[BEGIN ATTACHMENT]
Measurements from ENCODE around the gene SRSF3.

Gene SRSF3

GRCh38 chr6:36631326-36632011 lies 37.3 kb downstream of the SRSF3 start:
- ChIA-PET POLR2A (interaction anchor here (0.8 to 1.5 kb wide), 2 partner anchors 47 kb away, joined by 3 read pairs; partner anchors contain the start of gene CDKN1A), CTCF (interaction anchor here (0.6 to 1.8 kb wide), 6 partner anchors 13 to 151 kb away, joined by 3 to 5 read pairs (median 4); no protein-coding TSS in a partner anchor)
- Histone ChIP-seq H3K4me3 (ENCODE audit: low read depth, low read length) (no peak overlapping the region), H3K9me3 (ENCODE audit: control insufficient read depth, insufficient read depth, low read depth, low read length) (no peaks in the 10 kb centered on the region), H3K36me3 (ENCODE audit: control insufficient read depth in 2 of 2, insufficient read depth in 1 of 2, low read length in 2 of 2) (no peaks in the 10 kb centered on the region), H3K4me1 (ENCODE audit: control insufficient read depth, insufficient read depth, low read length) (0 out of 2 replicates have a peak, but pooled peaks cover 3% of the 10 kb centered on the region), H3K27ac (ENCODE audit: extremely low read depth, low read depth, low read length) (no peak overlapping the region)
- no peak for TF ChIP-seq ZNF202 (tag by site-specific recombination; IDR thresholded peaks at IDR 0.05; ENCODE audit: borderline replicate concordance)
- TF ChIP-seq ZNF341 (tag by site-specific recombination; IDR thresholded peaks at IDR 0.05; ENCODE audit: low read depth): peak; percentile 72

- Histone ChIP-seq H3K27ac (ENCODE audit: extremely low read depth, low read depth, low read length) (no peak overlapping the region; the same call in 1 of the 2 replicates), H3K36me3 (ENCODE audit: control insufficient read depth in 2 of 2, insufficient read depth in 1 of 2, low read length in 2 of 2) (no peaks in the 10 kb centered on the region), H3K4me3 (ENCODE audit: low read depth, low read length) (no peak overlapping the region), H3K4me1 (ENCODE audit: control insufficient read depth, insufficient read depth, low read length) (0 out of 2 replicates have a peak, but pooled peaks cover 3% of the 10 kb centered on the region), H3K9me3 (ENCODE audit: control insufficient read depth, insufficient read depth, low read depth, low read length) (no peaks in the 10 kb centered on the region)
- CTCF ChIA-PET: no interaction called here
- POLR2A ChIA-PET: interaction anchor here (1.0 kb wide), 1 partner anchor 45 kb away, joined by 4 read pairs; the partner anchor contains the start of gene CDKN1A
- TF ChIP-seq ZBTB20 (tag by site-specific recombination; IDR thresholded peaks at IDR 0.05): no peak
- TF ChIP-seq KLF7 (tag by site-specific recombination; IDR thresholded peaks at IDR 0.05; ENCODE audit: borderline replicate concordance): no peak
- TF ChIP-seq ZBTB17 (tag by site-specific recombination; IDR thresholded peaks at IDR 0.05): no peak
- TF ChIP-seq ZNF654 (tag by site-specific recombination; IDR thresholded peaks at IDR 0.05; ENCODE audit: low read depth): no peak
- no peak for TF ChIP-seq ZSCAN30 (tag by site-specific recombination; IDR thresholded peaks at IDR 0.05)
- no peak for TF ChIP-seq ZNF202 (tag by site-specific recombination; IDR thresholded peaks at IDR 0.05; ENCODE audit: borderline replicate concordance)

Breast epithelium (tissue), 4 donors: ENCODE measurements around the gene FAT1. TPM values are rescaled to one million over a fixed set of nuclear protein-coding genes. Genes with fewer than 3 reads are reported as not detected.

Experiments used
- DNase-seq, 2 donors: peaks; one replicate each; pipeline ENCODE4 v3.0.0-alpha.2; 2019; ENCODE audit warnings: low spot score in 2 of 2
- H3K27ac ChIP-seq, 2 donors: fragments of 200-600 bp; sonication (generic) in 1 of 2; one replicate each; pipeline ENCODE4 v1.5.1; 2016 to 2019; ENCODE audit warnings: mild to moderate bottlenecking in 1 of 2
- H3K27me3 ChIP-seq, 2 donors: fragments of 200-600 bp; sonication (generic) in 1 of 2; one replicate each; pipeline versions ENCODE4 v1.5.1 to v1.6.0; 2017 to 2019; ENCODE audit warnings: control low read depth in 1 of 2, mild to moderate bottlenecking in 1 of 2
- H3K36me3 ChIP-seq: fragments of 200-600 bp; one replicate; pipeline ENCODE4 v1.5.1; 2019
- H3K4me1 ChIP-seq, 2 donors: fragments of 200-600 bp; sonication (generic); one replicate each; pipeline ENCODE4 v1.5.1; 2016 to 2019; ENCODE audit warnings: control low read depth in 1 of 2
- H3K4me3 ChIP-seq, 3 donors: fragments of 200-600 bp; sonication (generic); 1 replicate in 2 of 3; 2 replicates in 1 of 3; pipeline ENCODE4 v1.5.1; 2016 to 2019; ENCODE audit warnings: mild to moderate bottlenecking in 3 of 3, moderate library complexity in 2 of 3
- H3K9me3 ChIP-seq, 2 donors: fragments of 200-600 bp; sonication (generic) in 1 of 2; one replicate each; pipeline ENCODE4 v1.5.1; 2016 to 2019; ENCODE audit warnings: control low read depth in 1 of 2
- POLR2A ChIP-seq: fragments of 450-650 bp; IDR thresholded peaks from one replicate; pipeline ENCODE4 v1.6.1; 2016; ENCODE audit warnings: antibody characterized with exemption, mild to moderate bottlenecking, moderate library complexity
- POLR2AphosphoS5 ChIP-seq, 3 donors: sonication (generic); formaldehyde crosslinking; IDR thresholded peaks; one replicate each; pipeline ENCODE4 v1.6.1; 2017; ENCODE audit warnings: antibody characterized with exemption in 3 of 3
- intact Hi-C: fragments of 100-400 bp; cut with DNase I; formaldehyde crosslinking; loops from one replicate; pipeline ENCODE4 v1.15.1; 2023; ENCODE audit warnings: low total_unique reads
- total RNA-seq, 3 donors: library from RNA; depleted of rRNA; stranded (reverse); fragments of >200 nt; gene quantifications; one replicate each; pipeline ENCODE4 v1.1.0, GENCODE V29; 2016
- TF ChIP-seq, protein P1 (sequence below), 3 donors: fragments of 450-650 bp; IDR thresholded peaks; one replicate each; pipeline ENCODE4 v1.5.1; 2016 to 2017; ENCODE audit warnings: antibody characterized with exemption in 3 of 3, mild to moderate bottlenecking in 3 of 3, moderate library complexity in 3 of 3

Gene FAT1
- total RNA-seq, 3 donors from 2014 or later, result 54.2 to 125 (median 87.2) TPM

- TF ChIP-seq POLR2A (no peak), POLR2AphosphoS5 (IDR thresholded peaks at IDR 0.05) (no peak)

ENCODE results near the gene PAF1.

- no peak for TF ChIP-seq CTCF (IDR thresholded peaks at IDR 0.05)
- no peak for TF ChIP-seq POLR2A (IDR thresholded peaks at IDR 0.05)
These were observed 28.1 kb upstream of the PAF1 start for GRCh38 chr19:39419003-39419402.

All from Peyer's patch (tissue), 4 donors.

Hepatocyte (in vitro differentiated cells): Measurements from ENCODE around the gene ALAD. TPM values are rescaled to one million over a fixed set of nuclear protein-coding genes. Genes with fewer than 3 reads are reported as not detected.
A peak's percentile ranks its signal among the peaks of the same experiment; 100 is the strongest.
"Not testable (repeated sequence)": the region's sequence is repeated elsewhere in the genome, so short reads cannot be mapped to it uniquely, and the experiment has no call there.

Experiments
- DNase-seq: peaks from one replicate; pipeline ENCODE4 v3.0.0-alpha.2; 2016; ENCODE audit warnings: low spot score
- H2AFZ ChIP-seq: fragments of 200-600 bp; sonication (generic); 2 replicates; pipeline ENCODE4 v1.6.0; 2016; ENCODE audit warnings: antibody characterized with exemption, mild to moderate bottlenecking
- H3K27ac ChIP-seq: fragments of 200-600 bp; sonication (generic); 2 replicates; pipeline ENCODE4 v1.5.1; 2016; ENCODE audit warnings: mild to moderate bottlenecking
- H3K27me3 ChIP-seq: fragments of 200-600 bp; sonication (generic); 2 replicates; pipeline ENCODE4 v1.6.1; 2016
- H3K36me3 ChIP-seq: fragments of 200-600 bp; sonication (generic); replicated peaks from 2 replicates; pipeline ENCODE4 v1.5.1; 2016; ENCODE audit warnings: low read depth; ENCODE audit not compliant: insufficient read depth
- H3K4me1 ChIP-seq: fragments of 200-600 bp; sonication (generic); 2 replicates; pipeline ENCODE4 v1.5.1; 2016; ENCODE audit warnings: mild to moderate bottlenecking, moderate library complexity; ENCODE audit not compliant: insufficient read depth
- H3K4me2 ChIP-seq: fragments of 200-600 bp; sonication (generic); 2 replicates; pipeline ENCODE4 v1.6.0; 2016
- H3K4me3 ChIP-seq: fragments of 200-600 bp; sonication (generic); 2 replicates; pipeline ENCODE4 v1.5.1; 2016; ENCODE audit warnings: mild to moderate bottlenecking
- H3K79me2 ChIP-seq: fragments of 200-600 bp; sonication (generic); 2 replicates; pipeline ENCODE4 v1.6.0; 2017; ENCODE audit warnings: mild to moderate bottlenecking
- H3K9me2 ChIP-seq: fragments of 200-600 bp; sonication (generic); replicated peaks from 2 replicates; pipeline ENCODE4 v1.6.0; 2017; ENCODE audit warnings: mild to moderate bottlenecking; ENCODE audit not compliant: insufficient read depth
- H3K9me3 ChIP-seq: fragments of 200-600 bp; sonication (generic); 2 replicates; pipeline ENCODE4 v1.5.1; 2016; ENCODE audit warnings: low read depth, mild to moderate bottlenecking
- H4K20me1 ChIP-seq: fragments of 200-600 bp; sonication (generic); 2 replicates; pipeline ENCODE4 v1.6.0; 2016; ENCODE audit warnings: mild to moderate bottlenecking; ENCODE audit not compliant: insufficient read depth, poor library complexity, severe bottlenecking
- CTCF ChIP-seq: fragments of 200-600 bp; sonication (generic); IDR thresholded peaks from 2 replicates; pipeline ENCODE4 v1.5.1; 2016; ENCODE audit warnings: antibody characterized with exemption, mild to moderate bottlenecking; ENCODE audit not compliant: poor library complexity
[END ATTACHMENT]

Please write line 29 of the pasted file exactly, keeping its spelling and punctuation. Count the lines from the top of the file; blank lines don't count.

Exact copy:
- total RNA-seq, 3 donors: library from RNA; depleted of rRNA; stranded (reverse); fragments of >200 nt; gene quantifications; one replicate each; pipeline ENCODE4 v1.1.0, GENCODE V29; 2016